Photo courtesy James K. Ingram
You probably drive by these massive structures on North Parkway, Southern, Summer, and elsewhere in the city without even thinking about them, and that's a shame, because they play a critical role in our city.
No, I'm not talking about the buildings on the grounds of the Lauderdale Estate. Instead, I'm referring to the complex of Memphis Light, Gas and Water pumping stations, which supply a clean and steady source of water to every home, business, factory, and every place else in Memphis.
James Ingram, a longtime MLGW employee, has just published a very handsome book that takes a close look at these stations, inside and out, and it's packed with really wonderful information. The book has a lengthy title, which gives you a good idea of what it covers: Memphis Water Works Pumping Stations: The Story of Memphis, Tennessee's Artesian Water Supply and the MLGW Division in the Era of Steam Machinery.
Though just 74 pages, it's filled cover-to-cover with terrific images: beautiful architectural renderings of the various plants around town, such as the Sheahan Pumping Station just east of the University of Memphis campus (shown here), photos of the buildings under construction, details of the machinery and equipment, along with letters, records, charts, and other documents.
If you've never paid much attention to these buildings before, Ingram's book will certainly give you a better appreciation of them. If nothing else, you can't help but admire the architectural features and overall design of structures that, in the hands of lesser architects, would look rather utilitarian. Instead, some of the plants come across as majestic "temples to water," and Ingram helps convey that with the photographs he uncovered while researching this book.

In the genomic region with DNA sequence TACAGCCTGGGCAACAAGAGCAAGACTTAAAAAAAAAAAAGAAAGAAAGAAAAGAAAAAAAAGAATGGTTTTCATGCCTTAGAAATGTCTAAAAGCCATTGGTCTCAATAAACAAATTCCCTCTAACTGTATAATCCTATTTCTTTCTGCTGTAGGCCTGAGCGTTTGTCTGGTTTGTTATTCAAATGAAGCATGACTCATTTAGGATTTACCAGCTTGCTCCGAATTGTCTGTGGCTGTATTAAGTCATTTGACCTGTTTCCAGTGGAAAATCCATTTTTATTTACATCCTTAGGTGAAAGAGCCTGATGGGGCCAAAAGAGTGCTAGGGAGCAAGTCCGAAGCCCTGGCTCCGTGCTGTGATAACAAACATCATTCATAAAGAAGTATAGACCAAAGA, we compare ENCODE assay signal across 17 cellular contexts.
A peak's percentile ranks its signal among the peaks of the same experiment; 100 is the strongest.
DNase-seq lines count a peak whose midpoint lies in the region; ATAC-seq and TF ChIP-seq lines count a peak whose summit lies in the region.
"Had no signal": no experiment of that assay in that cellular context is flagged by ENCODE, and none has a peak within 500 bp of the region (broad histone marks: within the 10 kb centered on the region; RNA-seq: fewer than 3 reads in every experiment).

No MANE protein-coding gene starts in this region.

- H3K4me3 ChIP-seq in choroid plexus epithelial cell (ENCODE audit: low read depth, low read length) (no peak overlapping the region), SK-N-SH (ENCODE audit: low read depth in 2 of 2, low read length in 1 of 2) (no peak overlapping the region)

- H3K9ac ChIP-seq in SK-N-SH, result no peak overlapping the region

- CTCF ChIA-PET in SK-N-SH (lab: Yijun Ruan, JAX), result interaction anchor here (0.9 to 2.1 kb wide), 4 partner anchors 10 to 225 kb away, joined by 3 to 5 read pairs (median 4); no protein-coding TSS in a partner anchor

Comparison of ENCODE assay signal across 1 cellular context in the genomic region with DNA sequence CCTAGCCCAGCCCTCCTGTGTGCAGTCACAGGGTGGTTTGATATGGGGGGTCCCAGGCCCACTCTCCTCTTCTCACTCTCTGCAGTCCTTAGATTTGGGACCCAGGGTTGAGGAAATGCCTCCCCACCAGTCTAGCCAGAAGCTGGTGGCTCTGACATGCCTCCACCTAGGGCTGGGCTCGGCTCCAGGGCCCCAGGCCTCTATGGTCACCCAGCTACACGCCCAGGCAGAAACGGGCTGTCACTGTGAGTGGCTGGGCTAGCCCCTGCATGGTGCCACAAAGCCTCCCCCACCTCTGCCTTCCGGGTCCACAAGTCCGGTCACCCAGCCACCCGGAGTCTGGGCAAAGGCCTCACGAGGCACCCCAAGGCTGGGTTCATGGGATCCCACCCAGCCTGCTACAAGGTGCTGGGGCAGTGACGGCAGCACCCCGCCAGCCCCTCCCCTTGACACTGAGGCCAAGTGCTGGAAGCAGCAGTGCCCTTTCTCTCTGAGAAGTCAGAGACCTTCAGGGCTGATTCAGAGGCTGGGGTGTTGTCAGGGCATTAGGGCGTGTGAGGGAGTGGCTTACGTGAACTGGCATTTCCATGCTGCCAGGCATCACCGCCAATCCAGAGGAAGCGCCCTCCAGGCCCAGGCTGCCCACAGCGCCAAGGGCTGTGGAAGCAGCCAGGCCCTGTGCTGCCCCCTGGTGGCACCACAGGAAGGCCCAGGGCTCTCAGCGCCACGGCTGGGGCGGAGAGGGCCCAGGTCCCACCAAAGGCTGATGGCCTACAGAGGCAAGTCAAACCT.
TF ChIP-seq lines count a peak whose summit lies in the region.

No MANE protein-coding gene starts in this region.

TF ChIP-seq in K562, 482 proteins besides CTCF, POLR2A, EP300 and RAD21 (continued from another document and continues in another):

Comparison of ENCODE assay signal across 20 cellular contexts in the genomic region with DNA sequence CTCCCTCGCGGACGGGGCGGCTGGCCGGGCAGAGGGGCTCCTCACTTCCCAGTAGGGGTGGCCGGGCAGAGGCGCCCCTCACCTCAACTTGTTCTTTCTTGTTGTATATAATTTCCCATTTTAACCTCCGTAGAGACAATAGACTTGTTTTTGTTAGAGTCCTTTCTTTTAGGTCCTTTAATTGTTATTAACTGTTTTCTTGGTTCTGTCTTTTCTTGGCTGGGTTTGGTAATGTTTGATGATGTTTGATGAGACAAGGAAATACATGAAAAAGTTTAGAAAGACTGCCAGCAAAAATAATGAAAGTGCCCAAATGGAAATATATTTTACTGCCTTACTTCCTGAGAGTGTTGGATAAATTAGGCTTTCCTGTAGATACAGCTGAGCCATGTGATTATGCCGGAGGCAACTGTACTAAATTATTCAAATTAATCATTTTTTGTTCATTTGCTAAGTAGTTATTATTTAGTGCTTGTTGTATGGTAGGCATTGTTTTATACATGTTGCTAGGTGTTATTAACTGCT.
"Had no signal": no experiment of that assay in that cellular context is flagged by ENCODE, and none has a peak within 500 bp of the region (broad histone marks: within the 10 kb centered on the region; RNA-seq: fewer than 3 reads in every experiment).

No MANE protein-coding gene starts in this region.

So why would someone focus on such a specific subject? Well, Ingram and his father devoted most of their lives to working in and around these stations. He tells me, "My dad worked at both the North Parkway station and the Sheahan Station over by the U of M. He started in 1938 and retired in 1973. As for me, I graduated from Messick, went to Memphis State, and worked for the City of Memphis at the North (Maynard Stiles) Wastewater Treatment Plant."
Ingram is now retired and living in Fort Myers, Florida. About the book, he says, "I was always fascinated with the Sheahan and Parkway stations — how the water was obtained from compressed-air-powered air-lift artesian wells, how the steam machinery worked, and as I got into my teenage years, they would let me explore the old stations. I was always pestering my dad with questions — how this worked and that worked — and I even pestered them for photos, which they were happy to give me."
Many of the answers to those questions, along with the old photos, ended up in the book. It's clearly a labor of love, and definitely worth a read for anyone interested in Memphis history. To order a book, or for more information, go to the publisher's website, Blurb Books.